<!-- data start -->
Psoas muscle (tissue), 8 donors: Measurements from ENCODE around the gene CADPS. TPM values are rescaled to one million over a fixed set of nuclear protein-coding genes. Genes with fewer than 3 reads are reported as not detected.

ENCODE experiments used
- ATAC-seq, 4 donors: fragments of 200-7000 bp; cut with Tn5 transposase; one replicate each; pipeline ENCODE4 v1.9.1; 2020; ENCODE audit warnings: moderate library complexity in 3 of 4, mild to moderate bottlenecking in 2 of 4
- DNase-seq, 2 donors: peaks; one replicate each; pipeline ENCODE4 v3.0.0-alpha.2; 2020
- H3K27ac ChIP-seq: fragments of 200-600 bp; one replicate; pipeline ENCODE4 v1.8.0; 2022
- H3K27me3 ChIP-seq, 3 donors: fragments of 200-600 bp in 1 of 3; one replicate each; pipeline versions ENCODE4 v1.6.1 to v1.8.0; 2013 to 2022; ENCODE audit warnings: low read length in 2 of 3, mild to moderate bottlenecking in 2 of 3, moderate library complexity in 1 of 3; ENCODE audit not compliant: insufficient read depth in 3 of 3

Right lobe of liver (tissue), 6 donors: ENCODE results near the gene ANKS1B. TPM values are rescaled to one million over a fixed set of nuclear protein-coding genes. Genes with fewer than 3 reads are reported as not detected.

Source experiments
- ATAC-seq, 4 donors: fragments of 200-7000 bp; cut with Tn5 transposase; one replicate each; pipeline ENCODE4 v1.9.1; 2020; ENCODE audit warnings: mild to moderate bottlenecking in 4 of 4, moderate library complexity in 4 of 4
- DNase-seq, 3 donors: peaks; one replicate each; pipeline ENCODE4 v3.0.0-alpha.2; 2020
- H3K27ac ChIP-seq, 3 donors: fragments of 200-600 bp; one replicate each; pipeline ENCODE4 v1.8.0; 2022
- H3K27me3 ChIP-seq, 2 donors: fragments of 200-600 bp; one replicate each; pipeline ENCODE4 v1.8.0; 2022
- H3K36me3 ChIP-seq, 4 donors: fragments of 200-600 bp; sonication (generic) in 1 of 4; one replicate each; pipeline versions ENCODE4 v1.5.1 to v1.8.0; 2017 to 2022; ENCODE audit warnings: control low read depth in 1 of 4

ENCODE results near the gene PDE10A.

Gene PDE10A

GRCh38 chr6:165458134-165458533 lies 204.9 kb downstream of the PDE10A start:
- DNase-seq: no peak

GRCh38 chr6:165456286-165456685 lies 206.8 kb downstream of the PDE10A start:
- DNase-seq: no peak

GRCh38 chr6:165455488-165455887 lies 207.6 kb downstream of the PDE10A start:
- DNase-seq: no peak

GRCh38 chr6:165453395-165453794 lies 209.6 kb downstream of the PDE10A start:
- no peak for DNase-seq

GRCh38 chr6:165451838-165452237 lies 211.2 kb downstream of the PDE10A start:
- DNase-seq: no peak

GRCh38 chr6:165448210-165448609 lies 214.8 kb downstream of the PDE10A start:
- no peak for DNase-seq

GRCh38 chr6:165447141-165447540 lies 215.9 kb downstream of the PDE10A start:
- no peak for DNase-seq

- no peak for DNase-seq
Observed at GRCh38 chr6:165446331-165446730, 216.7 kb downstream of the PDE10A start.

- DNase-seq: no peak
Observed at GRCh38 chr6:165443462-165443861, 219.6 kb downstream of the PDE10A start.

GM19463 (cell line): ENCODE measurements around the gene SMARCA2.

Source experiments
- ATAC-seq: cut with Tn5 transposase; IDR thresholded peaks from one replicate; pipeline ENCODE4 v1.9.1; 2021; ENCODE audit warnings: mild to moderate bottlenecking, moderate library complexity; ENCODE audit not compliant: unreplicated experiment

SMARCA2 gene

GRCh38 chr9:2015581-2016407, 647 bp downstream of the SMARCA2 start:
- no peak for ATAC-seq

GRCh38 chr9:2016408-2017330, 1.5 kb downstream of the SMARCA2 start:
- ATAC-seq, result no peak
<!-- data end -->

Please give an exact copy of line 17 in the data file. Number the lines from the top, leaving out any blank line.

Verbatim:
- DNase-seq: no peak